Mmm Mmm Mmm Mmm

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"Mmm Mmm Mmm Mmm"
Single by Crash Test Dummies
from the album God Shuffled His Feet
ReleasedOctober 1, 1993 (1993-10-01)[1]
StudioMusic Head Recording (Lake Geneva, Wisconsin)
GenreAlternative rock[2]
Songwriter(s)Brad Roberts
Crash Test Dummies singles chronology
"The First Noel"
"Mmm Mmm Mmm Mmm"
"Swimming in Your Ocean"
Audio sample

"Mmm Mmm Mmm Mmm" is a song by Canadian rock band Crash Test Dummies, and written by its singer Brad Roberts. It was released in October 1993 by Arista and BMG as the band's lead single from their second album, God Shuffled His Feet (1993). The song received positive critical reviews upon its release, though retrospective reviews have been more negative. The song reached number four on the US Billboard Hot 100 and topped the national charts of Australia, Belgium, Denmark, Germany, Iceland, Lithuania, Norway, Sweden. In the band's native Canada, it stalled at number 14 on the RPM 100 Hit Tracks chart. The accompanying music video was directed by Dale Heslip.


Each of the three verses describes the isolation and suffering of a different child, two of whom have a physical abnormality. In the first verse, a boy is injured in a car accident and misses school for an extended period; when he returns to class, his hair has changed color from black to bright white. In the second verse, a girl refuses to change clothes in the presence of other girls due to the birthmarks that cover her body. The third child is a boy whose parents require that he come directly home after school; during services at their church, they "shake and lurch" across the floor. During a 2010 live performance for the Dutch radio station Kink FM, Roberts whispered "Pentecostal" during the third verse, suggesting this is the denomination of the church.[3]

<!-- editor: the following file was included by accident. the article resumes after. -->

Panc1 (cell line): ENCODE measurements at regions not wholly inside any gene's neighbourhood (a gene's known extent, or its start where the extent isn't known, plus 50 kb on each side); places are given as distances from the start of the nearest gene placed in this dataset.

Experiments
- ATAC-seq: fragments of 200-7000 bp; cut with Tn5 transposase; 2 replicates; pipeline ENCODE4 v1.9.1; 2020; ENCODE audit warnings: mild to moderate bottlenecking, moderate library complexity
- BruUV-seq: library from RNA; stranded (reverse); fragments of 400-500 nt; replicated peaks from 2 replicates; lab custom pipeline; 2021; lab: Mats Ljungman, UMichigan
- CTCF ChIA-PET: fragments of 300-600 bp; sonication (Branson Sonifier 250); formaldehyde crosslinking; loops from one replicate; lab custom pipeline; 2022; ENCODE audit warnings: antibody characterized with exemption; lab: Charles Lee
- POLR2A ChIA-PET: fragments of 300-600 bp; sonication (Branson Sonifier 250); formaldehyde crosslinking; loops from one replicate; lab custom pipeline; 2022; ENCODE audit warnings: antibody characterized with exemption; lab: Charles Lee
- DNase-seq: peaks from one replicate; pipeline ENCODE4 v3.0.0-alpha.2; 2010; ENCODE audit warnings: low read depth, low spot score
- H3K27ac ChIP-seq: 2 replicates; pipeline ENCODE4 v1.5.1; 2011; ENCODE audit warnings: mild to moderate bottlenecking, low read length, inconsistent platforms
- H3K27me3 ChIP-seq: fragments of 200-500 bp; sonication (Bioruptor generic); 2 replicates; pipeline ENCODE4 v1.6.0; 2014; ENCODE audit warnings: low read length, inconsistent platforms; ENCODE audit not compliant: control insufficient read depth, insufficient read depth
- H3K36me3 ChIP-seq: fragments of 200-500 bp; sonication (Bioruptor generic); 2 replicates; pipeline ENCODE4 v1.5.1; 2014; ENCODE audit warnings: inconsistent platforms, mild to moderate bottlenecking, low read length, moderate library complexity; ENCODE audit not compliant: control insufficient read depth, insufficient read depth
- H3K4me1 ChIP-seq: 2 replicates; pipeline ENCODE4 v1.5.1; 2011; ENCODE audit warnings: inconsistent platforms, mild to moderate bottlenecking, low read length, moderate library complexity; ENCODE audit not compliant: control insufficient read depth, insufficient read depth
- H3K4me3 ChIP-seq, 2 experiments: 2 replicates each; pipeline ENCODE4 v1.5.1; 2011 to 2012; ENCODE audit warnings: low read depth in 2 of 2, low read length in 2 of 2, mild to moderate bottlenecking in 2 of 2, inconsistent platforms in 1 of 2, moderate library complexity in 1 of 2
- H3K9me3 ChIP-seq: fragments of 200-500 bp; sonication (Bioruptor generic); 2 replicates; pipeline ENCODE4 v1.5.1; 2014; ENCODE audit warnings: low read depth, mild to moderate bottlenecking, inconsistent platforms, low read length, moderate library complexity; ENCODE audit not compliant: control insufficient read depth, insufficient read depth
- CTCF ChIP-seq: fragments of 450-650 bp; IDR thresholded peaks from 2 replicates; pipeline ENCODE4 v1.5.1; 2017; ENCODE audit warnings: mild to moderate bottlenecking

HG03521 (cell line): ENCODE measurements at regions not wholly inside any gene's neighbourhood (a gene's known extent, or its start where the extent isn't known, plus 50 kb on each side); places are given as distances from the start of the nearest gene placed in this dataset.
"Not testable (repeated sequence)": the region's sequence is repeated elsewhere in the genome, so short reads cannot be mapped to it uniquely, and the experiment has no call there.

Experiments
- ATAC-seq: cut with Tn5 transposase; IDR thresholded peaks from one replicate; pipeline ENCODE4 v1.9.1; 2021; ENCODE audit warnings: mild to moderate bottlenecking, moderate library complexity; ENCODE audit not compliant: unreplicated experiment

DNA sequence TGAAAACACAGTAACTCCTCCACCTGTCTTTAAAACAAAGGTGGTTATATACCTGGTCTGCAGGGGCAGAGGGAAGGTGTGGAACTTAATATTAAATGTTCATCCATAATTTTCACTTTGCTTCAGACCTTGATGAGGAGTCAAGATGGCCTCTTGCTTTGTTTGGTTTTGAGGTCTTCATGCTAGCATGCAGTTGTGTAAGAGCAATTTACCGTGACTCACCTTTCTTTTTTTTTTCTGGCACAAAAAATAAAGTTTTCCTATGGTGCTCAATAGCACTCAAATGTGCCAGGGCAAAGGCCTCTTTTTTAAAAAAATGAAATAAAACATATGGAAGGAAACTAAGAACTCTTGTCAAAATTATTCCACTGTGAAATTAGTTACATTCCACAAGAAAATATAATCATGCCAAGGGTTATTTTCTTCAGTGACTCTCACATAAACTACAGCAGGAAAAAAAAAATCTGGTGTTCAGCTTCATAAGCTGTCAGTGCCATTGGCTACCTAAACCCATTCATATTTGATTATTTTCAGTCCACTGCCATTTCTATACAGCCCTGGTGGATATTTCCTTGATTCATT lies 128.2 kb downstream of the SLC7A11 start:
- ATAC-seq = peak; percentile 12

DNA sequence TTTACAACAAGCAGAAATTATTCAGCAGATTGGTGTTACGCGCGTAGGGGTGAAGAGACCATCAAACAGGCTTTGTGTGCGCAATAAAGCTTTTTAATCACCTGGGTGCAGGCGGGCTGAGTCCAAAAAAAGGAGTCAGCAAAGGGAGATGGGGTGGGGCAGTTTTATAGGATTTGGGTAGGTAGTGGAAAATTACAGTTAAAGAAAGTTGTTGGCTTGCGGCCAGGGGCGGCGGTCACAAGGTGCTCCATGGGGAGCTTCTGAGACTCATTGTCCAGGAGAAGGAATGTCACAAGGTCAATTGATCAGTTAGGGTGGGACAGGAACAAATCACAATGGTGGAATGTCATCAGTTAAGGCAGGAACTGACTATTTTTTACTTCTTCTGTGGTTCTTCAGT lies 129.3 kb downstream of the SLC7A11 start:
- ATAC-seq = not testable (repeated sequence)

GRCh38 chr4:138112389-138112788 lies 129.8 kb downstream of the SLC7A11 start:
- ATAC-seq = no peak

Most of the lyrics are based on childhood experiences of Roberts. For example, he was in a few serious car crashes as a child, which inspired the first verse; he has a birthmark at the base of his spine which made him a bullying target as a child, inspiring the second verse; and he knew a girl who went to a Pentecostal church, where members were known to speak in tongues, inspiring the third. He got the idea of a boy's hair turning from black into bright white from stories he had heard about this phenomenon - Canities subita - happening to survivors of perilous experiences, including a man who almost went over the Niagara Falls, and his great uncle who fought in Pacific Theater of World War II and heard Japanese soldiers yelling threats in broken English.[4]

An alternative version sometimes performed at live concerts replaced the third verse with one concerning a boy whose mother disposed of his tonsils after a tonsillectomy, thus depriving him of the possibility of bringing them to show and tell.[5]


Critical reception[edit]